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Month in review

Reviews
Across the Continent by The Lincoln Highway by Effie Price Gladding
The Acts of King Arthur and His Noble Knights by John Steinbeck
Arsène Lupin, Gentleman-Thief by Maurice Leblanc
Baby Driver: A Story About Myself by Jan Kerouac
Blackwork by Monica Ferris
Bone Gap by Laura Ruby
Buttons and Bones by Monica Ferris
Cocaine Blues by Kerry Greenwood
The Colossus of Roads: Myth and Symbol Along the American Highway by Karal Ann Marling
Delilah Dirk and the Turkish Lieutenant by Tony Cliff
Far from Fair by Elana K. Arnold
Footer Davis Probably Is Crazy by Susan Vaught
The Friendship Riddle by Megan Frazer Blakemore
The Inn Between by Marina Cohen
The Isle by Jordana Frankel Jem and The Holograms 1 by Kelly Thompson
Kissing in America by Margo Rabb
The Land of Forgotten Girls by Erin Entrada Kelly
The Missing Ink by Karen E. Olson
Monkey Beach by Eden Robinson
The Nameless City by Faith Erin Hicks
No Ghouls Allowed by Victoria Laurie
Painting with a Lens by Rod Deutschmann and Robin Deutschmann
Photography of Natural Things by Freeman Patterson
Splat and the Cool School Trip by Rob Scotton
Survival Strategies of the Almost Brave by Jen White
Twenty Yawns by Jane Smiley
Umbrella by Taro Yashima The Underwater Welder by Jeff Lemire
The Ward by Jordana Frankel
The Woman-Haters by Joseph C. Lincoln

Miscellaneous
My life as a teenage book addict, or, Sarah becomes a reader
Playing Pokémon Go as a parent
The terrible previews before Ghostbusters

Previous month

Rating System

5 stars: Completely enjoyable or compelling
4 stars: Good but flawed
3 stars: Average
2 stars: OK
1 star: Did not finish

Reading Challenges

My Kind of Mystery Reading Challenge 2017 February - January 2017-8



Cocaine Blues: 07/18/16

Cocaine Blues by Kerry Greenwood

Cocaine Blues by Kerry Greenwood is the first of the Phryne Fisher mystery series, inspiration for the excellent Australian TV series Miss Fisher's Murder Mysteries.

The book opens with Phryne solving a snatch and grab at a party she's attending before setting sail for Australia. The Great War has decimated her family suddenly elevating her scoundrel of a father to gentry. With Phyrne's newfound fortune she decides to head home and away from her father as quickly as possible.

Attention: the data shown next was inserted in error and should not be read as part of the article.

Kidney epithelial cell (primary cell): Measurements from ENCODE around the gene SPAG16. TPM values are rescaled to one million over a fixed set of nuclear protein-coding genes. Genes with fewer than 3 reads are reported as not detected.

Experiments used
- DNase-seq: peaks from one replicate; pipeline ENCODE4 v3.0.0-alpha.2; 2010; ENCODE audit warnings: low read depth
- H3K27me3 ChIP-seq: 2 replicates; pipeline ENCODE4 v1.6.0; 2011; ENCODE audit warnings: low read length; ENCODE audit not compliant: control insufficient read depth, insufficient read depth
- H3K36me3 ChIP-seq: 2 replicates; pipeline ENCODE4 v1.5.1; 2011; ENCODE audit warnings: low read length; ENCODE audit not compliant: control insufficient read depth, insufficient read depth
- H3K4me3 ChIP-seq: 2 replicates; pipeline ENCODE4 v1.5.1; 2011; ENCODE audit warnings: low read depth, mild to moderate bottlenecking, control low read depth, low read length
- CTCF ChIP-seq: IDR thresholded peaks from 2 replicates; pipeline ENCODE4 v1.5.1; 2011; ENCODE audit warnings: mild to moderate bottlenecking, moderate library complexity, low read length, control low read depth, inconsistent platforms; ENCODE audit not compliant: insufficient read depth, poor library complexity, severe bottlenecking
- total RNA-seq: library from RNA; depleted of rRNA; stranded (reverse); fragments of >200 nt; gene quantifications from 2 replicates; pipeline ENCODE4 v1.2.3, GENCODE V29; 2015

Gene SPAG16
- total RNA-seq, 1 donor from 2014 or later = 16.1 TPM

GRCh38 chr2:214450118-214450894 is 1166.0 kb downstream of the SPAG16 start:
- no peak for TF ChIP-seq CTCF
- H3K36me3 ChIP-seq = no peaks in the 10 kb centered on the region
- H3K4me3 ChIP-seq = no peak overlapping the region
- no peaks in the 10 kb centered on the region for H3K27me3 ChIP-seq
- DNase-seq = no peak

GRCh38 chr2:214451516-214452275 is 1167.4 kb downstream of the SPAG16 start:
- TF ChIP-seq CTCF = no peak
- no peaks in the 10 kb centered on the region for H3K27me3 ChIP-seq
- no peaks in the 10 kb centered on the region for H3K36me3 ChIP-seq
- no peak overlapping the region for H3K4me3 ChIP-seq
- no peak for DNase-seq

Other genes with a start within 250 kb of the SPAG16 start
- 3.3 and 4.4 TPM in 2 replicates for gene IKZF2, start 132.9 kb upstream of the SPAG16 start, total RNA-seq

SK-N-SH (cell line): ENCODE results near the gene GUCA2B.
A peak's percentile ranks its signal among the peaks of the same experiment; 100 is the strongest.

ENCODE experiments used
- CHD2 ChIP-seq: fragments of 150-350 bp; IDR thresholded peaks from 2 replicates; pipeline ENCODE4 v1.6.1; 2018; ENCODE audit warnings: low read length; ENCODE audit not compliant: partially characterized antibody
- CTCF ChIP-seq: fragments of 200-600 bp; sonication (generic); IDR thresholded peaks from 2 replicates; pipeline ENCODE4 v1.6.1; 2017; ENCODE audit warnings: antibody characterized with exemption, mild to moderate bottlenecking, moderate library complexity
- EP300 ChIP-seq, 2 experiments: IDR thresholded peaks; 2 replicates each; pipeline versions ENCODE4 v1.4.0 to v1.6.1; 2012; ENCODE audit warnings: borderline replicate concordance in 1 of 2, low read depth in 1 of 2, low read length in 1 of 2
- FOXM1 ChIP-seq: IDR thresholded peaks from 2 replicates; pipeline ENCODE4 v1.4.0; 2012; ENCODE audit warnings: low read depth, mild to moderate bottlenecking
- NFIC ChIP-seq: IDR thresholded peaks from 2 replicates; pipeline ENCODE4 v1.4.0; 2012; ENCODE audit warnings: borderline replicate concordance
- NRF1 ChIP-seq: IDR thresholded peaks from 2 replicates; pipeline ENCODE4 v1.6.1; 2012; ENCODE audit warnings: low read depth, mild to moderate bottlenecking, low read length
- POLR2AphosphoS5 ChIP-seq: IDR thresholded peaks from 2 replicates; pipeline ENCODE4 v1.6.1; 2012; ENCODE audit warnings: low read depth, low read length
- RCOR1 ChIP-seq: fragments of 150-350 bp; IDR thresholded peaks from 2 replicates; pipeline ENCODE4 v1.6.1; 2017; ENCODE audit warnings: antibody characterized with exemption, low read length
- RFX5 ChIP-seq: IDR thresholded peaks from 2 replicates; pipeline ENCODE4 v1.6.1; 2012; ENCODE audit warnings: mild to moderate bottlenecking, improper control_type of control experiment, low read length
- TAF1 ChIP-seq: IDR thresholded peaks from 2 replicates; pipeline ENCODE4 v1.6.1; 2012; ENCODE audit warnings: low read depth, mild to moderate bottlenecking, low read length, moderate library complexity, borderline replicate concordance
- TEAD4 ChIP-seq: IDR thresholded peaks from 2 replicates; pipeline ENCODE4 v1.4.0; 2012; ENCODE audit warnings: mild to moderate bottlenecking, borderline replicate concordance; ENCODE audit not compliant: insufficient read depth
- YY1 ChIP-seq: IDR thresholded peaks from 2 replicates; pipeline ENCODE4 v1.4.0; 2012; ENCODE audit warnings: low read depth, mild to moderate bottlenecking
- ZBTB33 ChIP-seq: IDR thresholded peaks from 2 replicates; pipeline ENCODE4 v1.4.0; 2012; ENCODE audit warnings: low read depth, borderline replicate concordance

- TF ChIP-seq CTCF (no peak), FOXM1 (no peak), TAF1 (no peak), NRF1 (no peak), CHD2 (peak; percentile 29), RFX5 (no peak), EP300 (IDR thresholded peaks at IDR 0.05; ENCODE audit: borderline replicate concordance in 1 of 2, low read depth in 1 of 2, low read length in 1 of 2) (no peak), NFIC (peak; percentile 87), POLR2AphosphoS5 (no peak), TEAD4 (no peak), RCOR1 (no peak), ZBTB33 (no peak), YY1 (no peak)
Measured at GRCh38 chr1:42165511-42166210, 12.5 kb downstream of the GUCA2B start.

Enjoying the excitement and satisfaction of solving a case, Phryne considers becoming a lady detective. I suspect though it was initially an idle thought until she finds herself thrust into a number of mysteries shortly after disembarking.

There are actually three mysteries: a friend who is probably being poisoned, a rapist doing dangerous abortions, and a turf war over cocaine imports. Now in the TV version, the emphasis is on the poisoning, beginning with the husband dropping dead in the bath. Here, the poisoning plot is tertiary to everything else which I found distracting since it was the part of the plot I remembered best.

The other big difference between the two is Dorothy, aka Dot, the young Catholic woman Phryne ends up employing as a personal assistant. Dot in the book, while still devout and chaste, is not the scared mouse she's portrayed as in the first episode. There's an idiotic scene in the TV show where Dot can't pick up the phone to answer because she's afraid of the electricity. It struck me then as out of character and now I can see that it was created for the TV show to tie together Dot's introduction to Phryne with the poisoning plot.

Anyway, it's a short, quick, and enjoyable read. I think it helps to see the series first to get a sense of the different characters as the book throws a lot at your in a very short number of pages.

Five stars

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